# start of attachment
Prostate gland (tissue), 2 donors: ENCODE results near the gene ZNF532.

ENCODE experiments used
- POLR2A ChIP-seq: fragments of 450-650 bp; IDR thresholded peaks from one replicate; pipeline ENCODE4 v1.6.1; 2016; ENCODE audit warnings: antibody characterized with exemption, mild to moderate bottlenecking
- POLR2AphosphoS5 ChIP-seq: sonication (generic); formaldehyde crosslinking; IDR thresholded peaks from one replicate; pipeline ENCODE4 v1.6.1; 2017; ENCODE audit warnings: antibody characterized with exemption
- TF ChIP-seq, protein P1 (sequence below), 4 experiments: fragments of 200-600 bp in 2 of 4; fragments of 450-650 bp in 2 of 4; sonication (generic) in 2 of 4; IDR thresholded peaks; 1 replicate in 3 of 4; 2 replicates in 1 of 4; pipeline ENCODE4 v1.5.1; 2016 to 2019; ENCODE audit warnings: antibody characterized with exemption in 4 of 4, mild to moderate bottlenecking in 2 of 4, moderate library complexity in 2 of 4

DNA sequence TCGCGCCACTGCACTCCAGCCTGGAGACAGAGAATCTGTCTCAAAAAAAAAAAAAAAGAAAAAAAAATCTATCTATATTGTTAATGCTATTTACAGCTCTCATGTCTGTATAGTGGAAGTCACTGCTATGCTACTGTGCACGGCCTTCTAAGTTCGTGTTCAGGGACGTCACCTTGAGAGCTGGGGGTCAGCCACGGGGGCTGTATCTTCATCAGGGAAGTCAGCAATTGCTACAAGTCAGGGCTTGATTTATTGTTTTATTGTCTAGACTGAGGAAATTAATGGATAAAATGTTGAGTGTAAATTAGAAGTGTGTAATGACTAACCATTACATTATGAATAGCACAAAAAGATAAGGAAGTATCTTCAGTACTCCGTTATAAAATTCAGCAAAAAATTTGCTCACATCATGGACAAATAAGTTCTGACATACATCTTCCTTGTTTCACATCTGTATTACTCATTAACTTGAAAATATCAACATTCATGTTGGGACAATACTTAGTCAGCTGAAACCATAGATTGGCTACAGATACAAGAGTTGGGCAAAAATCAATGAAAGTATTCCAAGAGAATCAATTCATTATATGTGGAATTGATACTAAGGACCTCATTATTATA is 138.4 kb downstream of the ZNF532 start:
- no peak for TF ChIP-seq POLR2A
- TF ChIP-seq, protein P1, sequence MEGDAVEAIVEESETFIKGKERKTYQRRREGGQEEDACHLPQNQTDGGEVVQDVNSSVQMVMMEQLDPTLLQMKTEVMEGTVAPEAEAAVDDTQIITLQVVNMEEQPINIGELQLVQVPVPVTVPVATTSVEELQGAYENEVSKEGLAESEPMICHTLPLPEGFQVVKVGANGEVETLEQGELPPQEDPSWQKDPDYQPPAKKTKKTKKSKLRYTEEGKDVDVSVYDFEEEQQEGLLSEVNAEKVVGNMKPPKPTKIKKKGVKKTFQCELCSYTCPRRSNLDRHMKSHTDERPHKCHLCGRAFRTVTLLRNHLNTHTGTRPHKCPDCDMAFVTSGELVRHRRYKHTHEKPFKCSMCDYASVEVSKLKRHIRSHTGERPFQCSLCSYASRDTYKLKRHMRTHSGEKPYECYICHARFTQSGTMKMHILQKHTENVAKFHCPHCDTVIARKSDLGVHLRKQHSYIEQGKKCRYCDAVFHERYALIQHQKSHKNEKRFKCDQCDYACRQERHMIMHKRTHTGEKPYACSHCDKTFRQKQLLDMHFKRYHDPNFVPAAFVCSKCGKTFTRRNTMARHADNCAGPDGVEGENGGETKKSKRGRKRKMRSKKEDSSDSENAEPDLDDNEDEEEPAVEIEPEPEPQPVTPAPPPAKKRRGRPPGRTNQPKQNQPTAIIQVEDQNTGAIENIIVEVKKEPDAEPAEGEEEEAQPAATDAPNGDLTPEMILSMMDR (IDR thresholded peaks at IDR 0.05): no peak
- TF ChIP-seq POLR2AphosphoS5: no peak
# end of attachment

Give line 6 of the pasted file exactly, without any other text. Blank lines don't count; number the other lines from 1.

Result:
DNA sequence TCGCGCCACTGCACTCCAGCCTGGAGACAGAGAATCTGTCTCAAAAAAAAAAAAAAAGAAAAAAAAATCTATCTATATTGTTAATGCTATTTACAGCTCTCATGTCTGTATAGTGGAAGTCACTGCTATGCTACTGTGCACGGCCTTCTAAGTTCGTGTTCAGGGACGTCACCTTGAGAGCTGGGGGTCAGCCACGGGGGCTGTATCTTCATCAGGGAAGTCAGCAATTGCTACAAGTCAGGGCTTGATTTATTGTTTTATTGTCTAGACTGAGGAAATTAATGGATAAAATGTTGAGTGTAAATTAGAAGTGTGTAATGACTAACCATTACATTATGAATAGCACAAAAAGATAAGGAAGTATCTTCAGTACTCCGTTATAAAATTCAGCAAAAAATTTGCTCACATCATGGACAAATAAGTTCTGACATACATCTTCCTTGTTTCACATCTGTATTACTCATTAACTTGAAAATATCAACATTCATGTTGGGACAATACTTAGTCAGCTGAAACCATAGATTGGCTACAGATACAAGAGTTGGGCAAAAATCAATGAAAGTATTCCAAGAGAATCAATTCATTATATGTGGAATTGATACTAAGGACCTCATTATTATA is 138.4 kb downstream of the ZNF532 start: